International & Off-Campus
These winning literary pieces were done by St. Olaf College students who studied off-campus on Domestic and International programs during: Semester II and Yearlong 2001-2002; Semester I and Semester I/Interim - 2002-2003 and January Interim - 2003.
We hope you enjoy these literary works.
We thank the winners for sharing a glimpse of their Off- Campus experience.
Lindsay Fimmen '04 (Term in Asia) "Journal Entry" - Ban Taan, Thailand
Beth Kinderman '04 (Spanish 270 Interim: Spain) "Singing for my Supper" - Granada, Spain
Megan Gregory '04 ACM (Wilderness Field Station) "Learning to Read the Language of Landscape" - Basswood River, Quetico Provincial Park, Canada
Beth Kinderman '04 (Spanish 270 Interim) "Walking back from Lorca's House"- Granada, Spain
Ben Mahler '03 (Kansai Gaidai, Japan) "Japanese Cuisine Review" - Osaka, Japan
Jenilyn Swett '04 (SW in Mexico Interim) "Coffee" - San Miguel, Mexico
Anne Johnson '05 (German 233 Interim) "Grun and Grau" - (Green and Gray) Germany
Rebecca Johnson '05 (Soc/Anth Interim-Ireland) "Ashamed" - Northern Ireland
Katie Bonander '03 (Global Semester) "The DMZ" - The Demilitarized Zone between N & S Korea
Kelley Grow '03 (Capitals in Russian Lit Interim) "Shopping for Icons" - Moscow, Russia
Kristi Achor '03 (Env St in Australia) "Ochre"- Numinbah, Queensland, Australia
I came back from interim with a small rhinestone stud gleaming from my left nostril. Walking the streets of London over term break, I was dismissed by dozens of Londoners as another teenage thug. None of them asked why my nose was pierced. I didn't expect them to, but I longed for one person to inquire, just one.
I got my nose pierced because I fell in love. Not in Italy, with a tall, dark handsome stranger, or in Ireland with a cute boy with a cuter accent, but in Bangladesh. I fell hard for a village called Anandapur, a village full of women, each with a stud or post glinting from her nose.
I got my nose pierced because I wanted to remember. When I look in the mirror, I want a tiny, tangible reminder of dirt roads, mud huts and banana trees. Of children with machetes in hand and baskets on their heads, clamoring for a smile or a sticker from me. Of men with tough faces from years of hardship and strong backs from days in the rice fields. But mostly, I wanted a remembrance of the women. Women who are pierced as babies and who stay pierced as they grow - not by choice, or because it looks cute or tough - but because it is what is beautiful, submissive, feminine, expected. It is the way of the village. It is not the way of my world. Bengali women are offered a mold to fit, standards to live up to. I am offered infinite freedom.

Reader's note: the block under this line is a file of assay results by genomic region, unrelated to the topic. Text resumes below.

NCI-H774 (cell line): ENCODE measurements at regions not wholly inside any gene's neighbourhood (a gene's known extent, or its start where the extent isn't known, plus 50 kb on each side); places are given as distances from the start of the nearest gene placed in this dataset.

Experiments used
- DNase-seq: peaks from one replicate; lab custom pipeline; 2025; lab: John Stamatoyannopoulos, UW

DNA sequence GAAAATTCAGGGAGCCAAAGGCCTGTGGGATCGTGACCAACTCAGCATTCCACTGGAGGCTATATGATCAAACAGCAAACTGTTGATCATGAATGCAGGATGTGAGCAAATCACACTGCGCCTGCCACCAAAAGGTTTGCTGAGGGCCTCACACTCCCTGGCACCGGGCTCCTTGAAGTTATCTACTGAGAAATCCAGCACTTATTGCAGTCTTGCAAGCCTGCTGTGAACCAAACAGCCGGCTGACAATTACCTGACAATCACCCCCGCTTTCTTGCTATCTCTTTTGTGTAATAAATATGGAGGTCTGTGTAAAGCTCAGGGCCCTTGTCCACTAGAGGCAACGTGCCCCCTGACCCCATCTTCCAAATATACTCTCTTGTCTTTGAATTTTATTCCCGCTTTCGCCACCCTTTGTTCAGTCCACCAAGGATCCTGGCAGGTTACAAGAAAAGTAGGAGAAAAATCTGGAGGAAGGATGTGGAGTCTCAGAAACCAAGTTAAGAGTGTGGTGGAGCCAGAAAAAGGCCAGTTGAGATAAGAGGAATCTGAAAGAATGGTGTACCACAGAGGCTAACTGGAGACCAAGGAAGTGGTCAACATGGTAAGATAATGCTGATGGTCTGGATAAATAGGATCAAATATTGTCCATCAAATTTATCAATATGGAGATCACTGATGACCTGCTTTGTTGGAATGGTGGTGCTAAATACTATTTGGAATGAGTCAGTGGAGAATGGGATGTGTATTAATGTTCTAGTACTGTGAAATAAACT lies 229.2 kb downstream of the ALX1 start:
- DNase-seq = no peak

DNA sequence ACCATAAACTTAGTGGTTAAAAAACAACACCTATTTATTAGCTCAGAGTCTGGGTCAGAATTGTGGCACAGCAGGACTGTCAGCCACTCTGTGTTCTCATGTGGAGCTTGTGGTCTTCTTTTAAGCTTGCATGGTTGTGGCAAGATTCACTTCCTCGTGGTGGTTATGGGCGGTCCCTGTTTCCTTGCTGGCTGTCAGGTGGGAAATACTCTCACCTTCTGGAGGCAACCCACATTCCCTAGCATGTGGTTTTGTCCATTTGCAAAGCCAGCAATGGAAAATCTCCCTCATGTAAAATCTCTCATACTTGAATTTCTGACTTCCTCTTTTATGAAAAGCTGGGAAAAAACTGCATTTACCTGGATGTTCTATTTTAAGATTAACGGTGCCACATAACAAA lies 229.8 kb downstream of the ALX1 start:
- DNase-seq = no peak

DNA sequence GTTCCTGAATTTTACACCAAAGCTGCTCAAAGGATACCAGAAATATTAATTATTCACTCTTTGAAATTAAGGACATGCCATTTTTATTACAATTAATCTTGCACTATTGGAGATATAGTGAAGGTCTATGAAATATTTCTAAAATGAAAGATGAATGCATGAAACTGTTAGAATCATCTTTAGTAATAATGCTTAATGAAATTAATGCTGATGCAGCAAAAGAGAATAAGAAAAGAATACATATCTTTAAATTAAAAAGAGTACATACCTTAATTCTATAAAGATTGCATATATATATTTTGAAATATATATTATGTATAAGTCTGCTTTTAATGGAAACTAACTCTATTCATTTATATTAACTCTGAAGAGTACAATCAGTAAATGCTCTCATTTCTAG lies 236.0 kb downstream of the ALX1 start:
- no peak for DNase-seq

And with this infinite freedom, I chose to make a small and permanent decision to honor who these women are. To honor a life lived in realness. A life free from pretense, pressure to meet the beauty standard, masks. A life defined by and measured in wide open homes and hearts, fierce desire to provide for children, eyes hardened by time and condition yet sparkling with laughter, hope determination. By songs and dances and mischievous humor. By joy beyond circumstance and wisdom beyond measure.
I am in love with these women, passionate about what they've taught me. Desperate that everyone I know understand their stories. Desperate to return to them. Desperate to halt their passage from my daily conscious to the corners of my memory.
Ask me why I got my nose pierced. Let me tell you stories of primary schoolteachers and midwives and housewives; of widows and fiancees and wise old souls. And above all, a story of a woman who went on a journey to Bangladesh and back and will never be the same.
No one back home will ever understand what I am doing - what I am seeing or what I am experiencing. Right now I am laying in the hottest weather imaginable, under a mosquito net, on a hard mat, in a wooden hut in the middle of rural Thailand. This is like nothing I've ever dreamed of in my life. This place is something that I would see on the front of my dad's National Geographic. You know you are living a pretty cool life when you look around and never thought in your life that you would be standing exactly where you are standing - seeing the things you are seeing experiencing the things you are experiencing. I thought I might see things like the Eiffel Tower, the Statue of Liberty, the Colosseum, the White House, or even the Great Wall of China - but poverty at it's worst? To not only see it but also be accepted into it? To live like a native Thai woman - to lower myself to their standards is one of the hardest, yet amazing things I've ever had to do.
Holding back tears at the sight of their living conditions ... while smiling at the experience that I am touching with my fingertips...
My Kuhn Yigh* smiles back showing all her black stained teeth from her opium nut - still clenched between her back teeth. She smiles with pride about the place that she has prepared for me, the dinner she has been planning for days, and the bathhouse where I will shower.
In my young eyes, I see a mat hard as the dirty wood beneath it, rice and vegetables picked from their rice paddy that morning, cooked in pans that were washed from the same river I was too scared to walk through minutes earlier. I see a bin of water dirty from the man that just left the bath house which houses a small hole that serves as a toilet, a large clay pot full of "shower" water, and a small red plastic bowl to help dump the "shower" water on you.